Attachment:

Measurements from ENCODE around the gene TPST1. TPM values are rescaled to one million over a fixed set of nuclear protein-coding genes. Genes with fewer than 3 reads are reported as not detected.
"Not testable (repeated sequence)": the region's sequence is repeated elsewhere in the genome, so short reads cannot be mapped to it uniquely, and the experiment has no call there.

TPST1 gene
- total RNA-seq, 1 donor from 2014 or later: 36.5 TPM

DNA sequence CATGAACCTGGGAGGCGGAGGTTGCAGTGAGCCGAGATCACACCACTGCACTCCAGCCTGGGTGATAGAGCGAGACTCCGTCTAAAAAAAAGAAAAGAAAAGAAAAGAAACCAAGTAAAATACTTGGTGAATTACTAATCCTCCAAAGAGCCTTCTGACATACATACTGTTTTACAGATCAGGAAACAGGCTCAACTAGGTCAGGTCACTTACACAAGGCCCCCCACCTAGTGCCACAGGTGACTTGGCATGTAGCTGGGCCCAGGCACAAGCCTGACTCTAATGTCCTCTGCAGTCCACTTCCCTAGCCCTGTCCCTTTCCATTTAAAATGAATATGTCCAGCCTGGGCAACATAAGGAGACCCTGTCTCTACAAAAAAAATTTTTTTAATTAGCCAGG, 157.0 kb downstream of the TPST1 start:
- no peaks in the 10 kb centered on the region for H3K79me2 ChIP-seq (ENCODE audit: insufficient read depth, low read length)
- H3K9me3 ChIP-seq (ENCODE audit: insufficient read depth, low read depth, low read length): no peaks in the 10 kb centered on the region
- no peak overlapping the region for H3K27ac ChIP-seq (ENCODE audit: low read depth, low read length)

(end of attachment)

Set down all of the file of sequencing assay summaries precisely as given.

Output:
Measurements from ENCODE around the gene TPST1. TPM values are rescaled to one million over a fixed set of nuclear protein-coding genes. Genes with fewer than 3 reads are reported as not detected.
"Not testable (repeated sequence)": the region's sequence is repeated elsewhere in the genome, so short reads cannot be mapped to it uniquely, and the experiment has no call there.

TPST1 gene
- total RNA-seq, 1 donor from 2014 or later: 36.5 TPM

DNA sequence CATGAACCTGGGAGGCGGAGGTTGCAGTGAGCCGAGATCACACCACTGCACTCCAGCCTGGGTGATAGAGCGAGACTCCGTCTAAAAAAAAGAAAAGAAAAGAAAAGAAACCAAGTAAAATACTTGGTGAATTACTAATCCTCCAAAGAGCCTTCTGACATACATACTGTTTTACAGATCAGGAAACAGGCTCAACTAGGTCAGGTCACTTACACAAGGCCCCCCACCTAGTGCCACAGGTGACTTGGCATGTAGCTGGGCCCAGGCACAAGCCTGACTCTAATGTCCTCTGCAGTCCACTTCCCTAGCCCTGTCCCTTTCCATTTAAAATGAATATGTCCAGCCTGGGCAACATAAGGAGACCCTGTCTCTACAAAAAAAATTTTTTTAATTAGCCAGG, 157.0 kb downstream of the TPST1 start:
- no peaks in the 10 kb centered on the region for H3K79me2 ChIP-seq (ENCODE audit: insufficient read depth, low read length)
- H3K9me3 ChIP-seq (ENCODE audit: insufficient read depth, low read depth, low read length): no peaks in the 10 kb centered on the region
- no peak overlapping the region for H3K27ac ChIP-seq (ENCODE audit: low read depth, low read length)